Monday

20th May 2019

Centre-right leaders to pick top EU commission candidate

  • Angela Merkel is the only woman leader in the centre-right EPP family (Photo: European People's Party)

European centre right leaders are gathering in Dublin on Thursday and Friday (6-7 March) to select their top candidate for the post of European Commission President.

With the Ukraine crisis taking over the EU agenda and an EU emergency summit on the issue taking place on Thursday in Brussels, the Dublin congress of the European People's Party (EPP) is only due to start later this evening (6 March).

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Ukrainian opposition leaders Yulia Tymoshenko and Vitali Klitschko, as well as the newly elected Prime Minister, Arsenyi Yatsenuk, are also expected to attend and speak at the EPP congress – a sign of support and recognition from Europe's largest political family.

Turning to the EU elections on Friday, EPP leaders are set to pick the lead candidate for the EPP – a politician who will appear in televised debates with the top candidates of other political families and possibly have a chance to become the next EU commission president.

According to the Lisbon Treaty that came into force in 2009, government leaders must "take into account" the result of the EU elections when deciding on the Commission President.

This novelty was aimed at making the European Parliament election campaign more engaging and stop the continuously declining turnout trend.

But German Chancellor Angela Merkel – seen as the most powerful leader in the EPP group – has already indicated she sees "no automaticity" between the election result and the person to succeed Jose Manuel Barroso at the helm of the EU commission.

And the EPP is indeed the last political family to nominate its candidate.

It has two candidates to choose from: ex-Eurogroup chief and former Luxembourg Prime Minister Jean-Claude Juncker and internal market commissioner Michel Barnier. A third, the so-called Baltic candidate, former Latvian Prime Minister Valdis Dombrovskis, withdrew his candidacy on Wednesday evening. (5 March).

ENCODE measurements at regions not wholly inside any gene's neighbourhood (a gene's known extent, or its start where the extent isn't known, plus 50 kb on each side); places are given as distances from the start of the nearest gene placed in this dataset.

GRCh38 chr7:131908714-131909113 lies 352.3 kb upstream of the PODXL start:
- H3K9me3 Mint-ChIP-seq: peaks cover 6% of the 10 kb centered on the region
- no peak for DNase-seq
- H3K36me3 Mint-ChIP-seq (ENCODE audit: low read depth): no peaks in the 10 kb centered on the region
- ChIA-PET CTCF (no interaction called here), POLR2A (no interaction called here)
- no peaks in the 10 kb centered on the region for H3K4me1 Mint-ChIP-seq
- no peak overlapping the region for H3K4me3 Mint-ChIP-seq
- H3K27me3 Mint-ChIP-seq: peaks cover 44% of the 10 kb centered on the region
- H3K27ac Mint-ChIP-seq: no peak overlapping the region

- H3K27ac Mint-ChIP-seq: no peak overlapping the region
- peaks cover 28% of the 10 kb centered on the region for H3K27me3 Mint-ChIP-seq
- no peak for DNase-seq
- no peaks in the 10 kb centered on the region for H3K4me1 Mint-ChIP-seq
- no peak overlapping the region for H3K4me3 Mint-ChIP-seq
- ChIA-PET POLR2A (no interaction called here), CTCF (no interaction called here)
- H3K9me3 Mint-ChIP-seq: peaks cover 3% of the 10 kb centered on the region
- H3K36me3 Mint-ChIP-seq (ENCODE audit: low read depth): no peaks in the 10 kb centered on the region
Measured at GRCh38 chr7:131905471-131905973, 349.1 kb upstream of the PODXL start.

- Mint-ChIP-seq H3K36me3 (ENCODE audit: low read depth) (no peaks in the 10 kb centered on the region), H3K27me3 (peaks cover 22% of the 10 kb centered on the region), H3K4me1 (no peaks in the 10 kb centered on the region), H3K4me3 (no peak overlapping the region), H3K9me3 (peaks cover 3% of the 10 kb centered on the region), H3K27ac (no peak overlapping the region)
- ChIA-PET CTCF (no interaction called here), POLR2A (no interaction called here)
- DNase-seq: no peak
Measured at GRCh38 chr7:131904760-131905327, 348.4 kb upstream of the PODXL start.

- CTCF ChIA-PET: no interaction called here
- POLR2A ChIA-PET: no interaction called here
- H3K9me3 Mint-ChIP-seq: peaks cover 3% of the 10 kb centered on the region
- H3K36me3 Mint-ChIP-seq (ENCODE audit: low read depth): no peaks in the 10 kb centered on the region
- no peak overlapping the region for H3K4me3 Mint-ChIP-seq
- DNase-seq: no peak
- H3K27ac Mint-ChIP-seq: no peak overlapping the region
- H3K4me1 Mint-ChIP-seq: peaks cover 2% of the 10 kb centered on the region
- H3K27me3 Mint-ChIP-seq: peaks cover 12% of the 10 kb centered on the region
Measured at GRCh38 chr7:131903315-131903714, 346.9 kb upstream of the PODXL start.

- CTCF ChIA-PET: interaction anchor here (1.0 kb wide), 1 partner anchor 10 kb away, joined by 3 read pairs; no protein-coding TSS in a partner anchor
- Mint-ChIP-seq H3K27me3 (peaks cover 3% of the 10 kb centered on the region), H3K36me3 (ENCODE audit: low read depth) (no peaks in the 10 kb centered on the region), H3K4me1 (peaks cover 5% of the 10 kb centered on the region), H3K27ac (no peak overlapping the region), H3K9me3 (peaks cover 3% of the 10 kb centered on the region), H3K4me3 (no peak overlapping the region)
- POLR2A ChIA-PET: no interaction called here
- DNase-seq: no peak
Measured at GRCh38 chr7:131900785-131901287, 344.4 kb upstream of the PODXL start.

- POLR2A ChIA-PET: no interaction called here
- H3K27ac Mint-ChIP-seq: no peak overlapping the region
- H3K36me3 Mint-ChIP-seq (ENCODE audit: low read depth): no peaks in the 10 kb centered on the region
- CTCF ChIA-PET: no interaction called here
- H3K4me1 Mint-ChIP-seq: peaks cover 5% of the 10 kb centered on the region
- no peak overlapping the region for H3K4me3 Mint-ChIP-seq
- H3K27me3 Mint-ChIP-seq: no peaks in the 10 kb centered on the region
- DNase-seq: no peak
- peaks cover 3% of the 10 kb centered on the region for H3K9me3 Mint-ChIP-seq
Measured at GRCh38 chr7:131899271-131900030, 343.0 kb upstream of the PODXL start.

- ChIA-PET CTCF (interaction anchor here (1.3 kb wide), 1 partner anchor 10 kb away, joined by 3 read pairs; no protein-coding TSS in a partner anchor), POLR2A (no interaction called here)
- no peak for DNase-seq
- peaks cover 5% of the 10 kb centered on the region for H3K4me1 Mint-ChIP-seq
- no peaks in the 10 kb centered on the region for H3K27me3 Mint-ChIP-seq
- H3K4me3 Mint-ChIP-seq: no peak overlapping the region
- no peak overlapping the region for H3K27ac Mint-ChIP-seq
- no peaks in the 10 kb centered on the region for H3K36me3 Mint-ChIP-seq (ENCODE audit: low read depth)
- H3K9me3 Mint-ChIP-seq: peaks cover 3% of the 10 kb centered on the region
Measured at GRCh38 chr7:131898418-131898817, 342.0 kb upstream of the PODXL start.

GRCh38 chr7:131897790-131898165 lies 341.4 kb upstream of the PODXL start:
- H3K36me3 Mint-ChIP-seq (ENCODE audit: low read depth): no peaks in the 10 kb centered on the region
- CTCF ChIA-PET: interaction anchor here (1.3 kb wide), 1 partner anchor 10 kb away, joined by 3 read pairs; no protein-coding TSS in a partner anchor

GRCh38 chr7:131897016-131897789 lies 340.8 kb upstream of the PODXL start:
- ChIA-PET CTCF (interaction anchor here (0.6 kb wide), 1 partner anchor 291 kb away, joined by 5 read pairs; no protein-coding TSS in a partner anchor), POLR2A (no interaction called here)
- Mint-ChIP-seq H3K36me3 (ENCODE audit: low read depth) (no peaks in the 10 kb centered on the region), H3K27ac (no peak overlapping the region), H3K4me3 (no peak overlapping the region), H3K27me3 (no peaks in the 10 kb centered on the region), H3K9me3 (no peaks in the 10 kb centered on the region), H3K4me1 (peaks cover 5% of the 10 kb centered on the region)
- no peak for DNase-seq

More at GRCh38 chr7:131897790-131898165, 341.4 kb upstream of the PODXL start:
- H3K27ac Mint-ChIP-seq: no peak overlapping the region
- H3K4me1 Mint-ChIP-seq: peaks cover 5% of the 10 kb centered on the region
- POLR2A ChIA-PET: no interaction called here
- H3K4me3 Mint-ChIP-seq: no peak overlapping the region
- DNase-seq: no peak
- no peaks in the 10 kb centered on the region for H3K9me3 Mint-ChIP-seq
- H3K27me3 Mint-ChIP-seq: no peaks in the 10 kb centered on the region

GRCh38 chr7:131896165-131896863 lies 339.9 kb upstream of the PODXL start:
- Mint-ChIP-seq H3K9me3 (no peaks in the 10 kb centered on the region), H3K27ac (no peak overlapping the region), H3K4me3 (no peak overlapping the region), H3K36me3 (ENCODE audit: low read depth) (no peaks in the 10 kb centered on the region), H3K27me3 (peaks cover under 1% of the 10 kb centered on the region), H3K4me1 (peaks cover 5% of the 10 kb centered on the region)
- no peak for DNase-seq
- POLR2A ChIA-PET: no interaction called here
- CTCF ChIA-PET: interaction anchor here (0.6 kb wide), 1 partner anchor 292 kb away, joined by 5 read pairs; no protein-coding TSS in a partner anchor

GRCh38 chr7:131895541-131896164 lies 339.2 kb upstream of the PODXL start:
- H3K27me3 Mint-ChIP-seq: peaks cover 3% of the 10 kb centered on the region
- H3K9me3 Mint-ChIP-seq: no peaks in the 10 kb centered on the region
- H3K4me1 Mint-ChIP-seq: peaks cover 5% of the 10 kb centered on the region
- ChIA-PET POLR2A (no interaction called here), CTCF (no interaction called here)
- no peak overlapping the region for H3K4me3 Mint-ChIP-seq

Juncker, who will turn 60 this year, is tipped as frontrunner. He was the longest-serving Prime Minister in the EU until his resignation last year over failure to control the domestic intelligence service which allegedly was engaged in illegal wiretapping, corruption and stolen cars.

The Luxembourg politician is from the same political generation as former Commission President Jacques Delors and former German Chancellor Helmut Kohl, both key figures in the 1980s and 1990s. He has openly admitted that he favours "secret, dark debates" rather than too much transparency.

As former Eurogroup chief and member of the EU council, Juncker was instrumental in the way eurozone leaders and finance ministers managed the euro-crisis – notably the bailouts of Greece, Ireland, Portugal and Spain and the accompanying austerity measures.

Another 'veteran' in EU politics is Barnier – a former MEP, commissioner for regional policy, French agriculture, foreign and Europe minister, and currently commissioner for internal market and financial services.

Barnier, who is 63, would be a surprise winner because his country, France, has a Social-Democrat government and no prominent politicians to support him within the EPP.

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Orban edges closer to Salvini's anti-migrant alliance

Hungary's Orban has hinted at leaving the EPP for Italy's far-right Salvini, saying it will be difficult to remain in the centre-right political family if it allied with leftist parties after the European Parliament elections.

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Five candidates discussed what they would do if they were the next president of the European Commission. But the big absentee of the evening was the candidate of the European People's Party.

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